On Sunday night I stayed up late watching a movie with my wife and daughter. The following morning I awoke after about six hours of sleep. Several cups of coffee later I was driving to Solomon’s Island in Maryland to take on oppressive humidity and rolling hills aboard my Cross Check.
The first ten miles of the ride were mostly along Route 2, a four-land highway and the only major north/south road in the area. I was still a bit groggy from my lack of sleep as I started my ride. The highway had wide paved shoulders which were occasionally guarded by rumble strips next to the right travel lane.
For the uninitiated, rumble strips are sequential cuts in the roadway that run in a line parallel to the travel lanes. These particular strips were about one foot wide. These cuts resembled a tractor track like you’d find on a dirt road. Their purpose is to alert drivers that they are leaving their lane and driving off the road. Properly designed they can be helpful to bicyclists because cars that hit the rumble strip make a distinctive, loud rumbling sound. If you’re riding and hear that sound it’s a really good time to take evasive action.
After a few miles I was getting into a nice pedaling rhythm, bombing along the shoulder at 15 miles per hour when I came to a long downhill. My speed increased quickly. I looked ahead and could see some vegetation obstructing nearly the entire width of the shoulder. This debris was probably caused by recent storms.
I rather absentmindedly started to drift to the left to go around the debris when I found my bike and me shaking violently. I had drifted right into the middle of the rumble strip. I’ve ridden some rumble strips that were no more disruptive than riding on an unpaved trail like the C&O Canal towpath. These strips, however, were composed of deep cuts in the roadway. They were so deep that the bouncing I was experiencing had slowed my speed into the mid 20s.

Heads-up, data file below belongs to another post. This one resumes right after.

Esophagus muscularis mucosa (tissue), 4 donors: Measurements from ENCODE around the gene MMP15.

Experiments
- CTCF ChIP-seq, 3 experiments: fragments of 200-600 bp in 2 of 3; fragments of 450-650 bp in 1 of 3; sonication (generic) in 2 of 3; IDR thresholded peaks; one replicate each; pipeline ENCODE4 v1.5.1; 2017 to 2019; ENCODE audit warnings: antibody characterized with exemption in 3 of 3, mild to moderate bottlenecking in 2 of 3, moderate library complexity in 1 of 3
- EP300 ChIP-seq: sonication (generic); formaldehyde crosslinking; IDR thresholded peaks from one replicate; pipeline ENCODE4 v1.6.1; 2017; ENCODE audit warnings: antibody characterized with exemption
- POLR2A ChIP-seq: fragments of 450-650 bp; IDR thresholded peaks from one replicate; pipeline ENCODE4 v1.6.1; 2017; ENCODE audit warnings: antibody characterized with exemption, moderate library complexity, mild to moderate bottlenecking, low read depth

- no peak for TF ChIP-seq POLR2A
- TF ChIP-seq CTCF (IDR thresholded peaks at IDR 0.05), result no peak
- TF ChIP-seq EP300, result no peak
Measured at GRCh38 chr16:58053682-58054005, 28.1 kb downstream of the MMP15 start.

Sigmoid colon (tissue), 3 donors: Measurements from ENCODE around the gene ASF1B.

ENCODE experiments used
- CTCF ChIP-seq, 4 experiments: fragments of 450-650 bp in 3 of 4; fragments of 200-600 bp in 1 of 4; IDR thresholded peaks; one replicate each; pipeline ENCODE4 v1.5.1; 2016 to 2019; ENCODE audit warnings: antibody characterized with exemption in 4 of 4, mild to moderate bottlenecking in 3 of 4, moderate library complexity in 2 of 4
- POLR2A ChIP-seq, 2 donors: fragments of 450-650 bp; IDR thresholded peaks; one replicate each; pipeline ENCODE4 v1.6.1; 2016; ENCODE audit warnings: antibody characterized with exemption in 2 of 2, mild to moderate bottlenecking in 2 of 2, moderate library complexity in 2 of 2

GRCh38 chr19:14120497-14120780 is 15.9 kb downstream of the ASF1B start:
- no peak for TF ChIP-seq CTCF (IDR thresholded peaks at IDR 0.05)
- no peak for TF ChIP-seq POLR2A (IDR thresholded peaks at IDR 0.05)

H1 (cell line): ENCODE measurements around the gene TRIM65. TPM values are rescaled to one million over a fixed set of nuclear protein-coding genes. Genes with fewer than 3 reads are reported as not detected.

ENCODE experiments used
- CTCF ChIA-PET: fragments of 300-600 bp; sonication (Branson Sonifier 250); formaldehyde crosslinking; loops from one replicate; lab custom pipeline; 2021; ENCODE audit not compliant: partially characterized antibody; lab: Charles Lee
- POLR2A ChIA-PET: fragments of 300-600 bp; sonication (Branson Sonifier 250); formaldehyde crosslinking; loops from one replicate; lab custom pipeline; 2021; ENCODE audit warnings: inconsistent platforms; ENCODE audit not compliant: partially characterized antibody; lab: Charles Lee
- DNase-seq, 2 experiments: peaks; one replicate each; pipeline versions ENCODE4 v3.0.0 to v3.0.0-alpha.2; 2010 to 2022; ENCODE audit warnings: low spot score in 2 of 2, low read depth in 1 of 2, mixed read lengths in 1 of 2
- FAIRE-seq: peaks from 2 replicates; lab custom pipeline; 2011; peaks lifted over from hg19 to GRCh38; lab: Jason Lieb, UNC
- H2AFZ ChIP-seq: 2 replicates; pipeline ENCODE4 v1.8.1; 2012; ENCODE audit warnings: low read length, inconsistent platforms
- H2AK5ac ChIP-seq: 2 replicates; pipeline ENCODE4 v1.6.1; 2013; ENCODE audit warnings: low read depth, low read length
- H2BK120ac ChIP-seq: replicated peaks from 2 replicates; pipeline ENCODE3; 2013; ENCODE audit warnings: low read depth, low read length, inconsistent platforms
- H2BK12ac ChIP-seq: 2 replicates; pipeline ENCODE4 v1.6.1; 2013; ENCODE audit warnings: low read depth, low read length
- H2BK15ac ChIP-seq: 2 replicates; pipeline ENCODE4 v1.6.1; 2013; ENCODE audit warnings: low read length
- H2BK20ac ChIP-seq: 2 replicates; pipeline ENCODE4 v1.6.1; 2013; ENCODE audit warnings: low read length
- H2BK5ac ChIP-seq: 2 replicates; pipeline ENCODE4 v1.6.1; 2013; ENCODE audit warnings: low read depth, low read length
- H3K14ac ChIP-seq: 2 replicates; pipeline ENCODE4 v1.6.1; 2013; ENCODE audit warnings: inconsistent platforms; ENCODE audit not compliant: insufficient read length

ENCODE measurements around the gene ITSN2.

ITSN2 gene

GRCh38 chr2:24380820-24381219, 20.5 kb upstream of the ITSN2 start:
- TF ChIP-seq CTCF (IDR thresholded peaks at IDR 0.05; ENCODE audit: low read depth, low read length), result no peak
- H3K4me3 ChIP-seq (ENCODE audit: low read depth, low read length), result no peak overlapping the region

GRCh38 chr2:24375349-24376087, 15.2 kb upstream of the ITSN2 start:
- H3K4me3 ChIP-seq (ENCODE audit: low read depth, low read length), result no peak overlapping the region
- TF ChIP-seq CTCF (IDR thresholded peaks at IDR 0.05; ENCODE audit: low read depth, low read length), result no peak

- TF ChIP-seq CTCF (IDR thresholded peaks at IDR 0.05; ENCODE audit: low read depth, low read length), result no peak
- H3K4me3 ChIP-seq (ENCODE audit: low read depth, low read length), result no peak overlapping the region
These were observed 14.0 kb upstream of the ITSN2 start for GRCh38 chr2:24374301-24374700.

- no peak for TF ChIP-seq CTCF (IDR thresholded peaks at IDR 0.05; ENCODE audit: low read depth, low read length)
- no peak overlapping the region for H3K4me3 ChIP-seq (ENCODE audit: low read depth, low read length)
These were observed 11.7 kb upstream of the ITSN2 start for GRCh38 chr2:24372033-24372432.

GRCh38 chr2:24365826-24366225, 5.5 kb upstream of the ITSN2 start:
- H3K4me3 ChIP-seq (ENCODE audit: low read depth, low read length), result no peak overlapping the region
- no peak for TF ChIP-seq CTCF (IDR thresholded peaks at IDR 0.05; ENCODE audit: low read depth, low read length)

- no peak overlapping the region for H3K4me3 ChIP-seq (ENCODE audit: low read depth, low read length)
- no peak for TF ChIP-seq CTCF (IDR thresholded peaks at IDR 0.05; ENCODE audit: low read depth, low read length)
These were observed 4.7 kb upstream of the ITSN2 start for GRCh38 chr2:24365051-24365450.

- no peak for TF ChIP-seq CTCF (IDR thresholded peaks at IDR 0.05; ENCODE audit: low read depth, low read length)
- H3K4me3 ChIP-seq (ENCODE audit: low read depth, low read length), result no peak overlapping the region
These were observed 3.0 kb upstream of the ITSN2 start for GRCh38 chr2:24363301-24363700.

Even at this somewhat reduced speed, the shaking was making it impossible to control the bike. My butt kept coming off the saddle. The bike started to wobble. Instinctively I reacted by veering to the left. Freed of the rumble strip, my bike accelerated straight across the right travel lane.
I peeked at my mirror and saw nothing coming in my lane but, far behind, a vehicle was indeed approaching from the passing lane. Just as I was about to cross the dashed stripe into that lane I managed to get control of the bike and steered hard to the right, across the rumble strip, and onto the shoulder, well beyond the pile of debris.
This was the closest I’ve come to a high speed crash on a bike in years. It scared the crap out of me. I am very lucky that both travel lanes were empty when the rumble strip ejected my bike and me.
It took my several miles to calm down. In about 30 minutes the route took me across the highway onto back roads. Although these roads were quite hilly, unlike the highway, they were shaded. Temperatures had climbed into the low nineties. The high humidity made it feel like over 100 degrees.
There’s nothing quite like grinding up a series of steep hills in sweltering heat and humidity to take your mind off a homicidal rumble strips.